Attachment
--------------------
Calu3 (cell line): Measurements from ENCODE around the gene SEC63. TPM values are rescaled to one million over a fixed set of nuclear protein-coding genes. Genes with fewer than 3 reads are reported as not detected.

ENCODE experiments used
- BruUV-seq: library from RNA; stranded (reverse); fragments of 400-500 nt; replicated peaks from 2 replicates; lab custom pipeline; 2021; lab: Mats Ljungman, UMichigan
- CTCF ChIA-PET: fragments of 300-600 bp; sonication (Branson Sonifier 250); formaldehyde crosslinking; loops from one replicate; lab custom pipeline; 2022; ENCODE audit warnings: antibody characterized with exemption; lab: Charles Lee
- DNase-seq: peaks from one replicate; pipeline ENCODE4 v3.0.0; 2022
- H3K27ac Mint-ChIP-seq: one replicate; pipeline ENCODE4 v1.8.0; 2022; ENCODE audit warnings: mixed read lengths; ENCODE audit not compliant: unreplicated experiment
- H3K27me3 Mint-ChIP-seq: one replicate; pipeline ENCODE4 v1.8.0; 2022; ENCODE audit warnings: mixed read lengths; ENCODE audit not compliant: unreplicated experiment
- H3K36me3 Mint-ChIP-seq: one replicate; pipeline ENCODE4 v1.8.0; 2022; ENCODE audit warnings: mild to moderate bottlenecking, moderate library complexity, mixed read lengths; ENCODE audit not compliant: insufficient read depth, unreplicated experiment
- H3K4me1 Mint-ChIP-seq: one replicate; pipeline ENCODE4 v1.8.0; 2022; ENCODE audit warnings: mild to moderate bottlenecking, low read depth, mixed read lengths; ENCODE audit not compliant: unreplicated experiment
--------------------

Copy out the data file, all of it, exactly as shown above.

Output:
Calu3 (cell line): Measurements from ENCODE around the gene SEC63. TPM values are rescaled to one million over a fixed set of nuclear protein-coding genes. Genes with fewer than 3 reads are reported as not detected.

ENCODE experiments used
- BruUV-seq: library from RNA; stranded (reverse); fragments of 400-500 nt; replicated peaks from 2 replicates; lab custom pipeline; 2021; lab: Mats Ljungman, UMichigan
- CTCF ChIA-PET: fragments of 300-600 bp; sonication (Branson Sonifier 250); formaldehyde crosslinking; loops from one replicate; lab custom pipeline; 2022; ENCODE audit warnings: antibody characterized with exemption; lab: Charles Lee
- DNase-seq: peaks from one replicate; pipeline ENCODE4 v3.0.0; 2022
- H3K27ac Mint-ChIP-seq: one replicate; pipeline ENCODE4 v1.8.0; 2022; ENCODE audit warnings: mixed read lengths; ENCODE audit not compliant: unreplicated experiment
- H3K27me3 Mint-ChIP-seq: one replicate; pipeline ENCODE4 v1.8.0; 2022; ENCODE audit warnings: mixed read lengths; ENCODE audit not compliant: unreplicated experiment
- H3K36me3 Mint-ChIP-seq: one replicate; pipeline ENCODE4 v1.8.0; 2022; ENCODE audit warnings: mild to moderate bottlenecking, moderate library complexity, mixed read lengths; ENCODE audit not compliant: insufficient read depth, unreplicated experiment
- H3K4me1 Mint-ChIP-seq: one replicate; pipeline ENCODE4 v1.8.0; 2022; ENCODE audit warnings: mild to moderate bottlenecking, low read depth, mixed read lengths; ENCODE audit not compliant: unreplicated experiment